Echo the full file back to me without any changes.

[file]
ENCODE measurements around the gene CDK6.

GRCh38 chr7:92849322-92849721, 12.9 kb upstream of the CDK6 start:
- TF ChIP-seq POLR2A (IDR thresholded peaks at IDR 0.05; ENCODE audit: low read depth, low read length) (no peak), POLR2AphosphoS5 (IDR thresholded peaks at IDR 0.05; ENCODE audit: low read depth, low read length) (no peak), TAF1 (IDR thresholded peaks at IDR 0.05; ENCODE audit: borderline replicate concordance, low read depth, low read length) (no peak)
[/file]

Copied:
ENCODE measurements around the gene CDK6.

GRCh38 chr7:92849322-92849721, 12.9 kb upstream of the CDK6 start:
- TF ChIP-seq POLR2A (IDR thresholded peaks at IDR 0.05; ENCODE audit: low read depth, low read length) (no peak), POLR2AphosphoS5 (IDR thresholded peaks at IDR 0.05; ENCODE audit: low read depth, low read length) (no peak), TAF1 (IDR thresholded peaks at IDR 0.05; ENCODE audit: borderline replicate concordance, low read depth, low read length) (no peak)